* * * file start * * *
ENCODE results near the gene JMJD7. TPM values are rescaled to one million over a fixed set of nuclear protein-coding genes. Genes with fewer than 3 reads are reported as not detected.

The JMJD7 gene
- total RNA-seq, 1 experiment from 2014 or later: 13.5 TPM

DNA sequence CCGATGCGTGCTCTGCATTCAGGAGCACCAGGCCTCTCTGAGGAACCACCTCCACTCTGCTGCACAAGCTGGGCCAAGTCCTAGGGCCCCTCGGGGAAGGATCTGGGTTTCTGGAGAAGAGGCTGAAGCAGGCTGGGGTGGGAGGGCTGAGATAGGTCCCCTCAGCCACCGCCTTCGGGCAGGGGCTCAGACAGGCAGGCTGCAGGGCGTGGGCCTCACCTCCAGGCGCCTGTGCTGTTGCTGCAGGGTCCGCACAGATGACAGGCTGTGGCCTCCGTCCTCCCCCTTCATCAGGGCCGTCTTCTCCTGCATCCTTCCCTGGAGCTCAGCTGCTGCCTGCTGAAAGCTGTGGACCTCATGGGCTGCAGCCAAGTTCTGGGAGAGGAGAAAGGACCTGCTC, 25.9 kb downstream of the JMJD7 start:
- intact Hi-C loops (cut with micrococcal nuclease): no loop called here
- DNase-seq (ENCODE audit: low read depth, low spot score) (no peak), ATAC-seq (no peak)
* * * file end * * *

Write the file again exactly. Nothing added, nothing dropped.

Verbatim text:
ENCODE results near the gene JMJD7. TPM values are rescaled to one million over a fixed set of nuclear protein-coding genes. Genes with fewer than 3 reads are reported as not detected.

The JMJD7 gene
- total RNA-seq, 1 experiment from 2014 or later: 13.5 TPM

DNA sequence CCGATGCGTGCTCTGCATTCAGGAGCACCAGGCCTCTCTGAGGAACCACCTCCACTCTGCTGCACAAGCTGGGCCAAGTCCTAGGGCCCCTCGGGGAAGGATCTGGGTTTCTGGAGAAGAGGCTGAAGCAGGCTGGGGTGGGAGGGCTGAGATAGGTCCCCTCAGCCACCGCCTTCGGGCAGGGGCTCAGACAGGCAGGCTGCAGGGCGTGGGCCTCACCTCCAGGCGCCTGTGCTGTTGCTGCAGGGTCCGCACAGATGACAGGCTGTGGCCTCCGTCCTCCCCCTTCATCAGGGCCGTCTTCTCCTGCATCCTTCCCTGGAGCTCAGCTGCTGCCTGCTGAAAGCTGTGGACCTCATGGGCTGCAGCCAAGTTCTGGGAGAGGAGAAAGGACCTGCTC, 25.9 kb downstream of the JMJD7 start:
- intact Hi-C loops (cut with micrococcal nuclease): no loop called here
- DNase-seq (ENCODE audit: low read depth, low spot score) (no peak), ATAC-seq (no peak)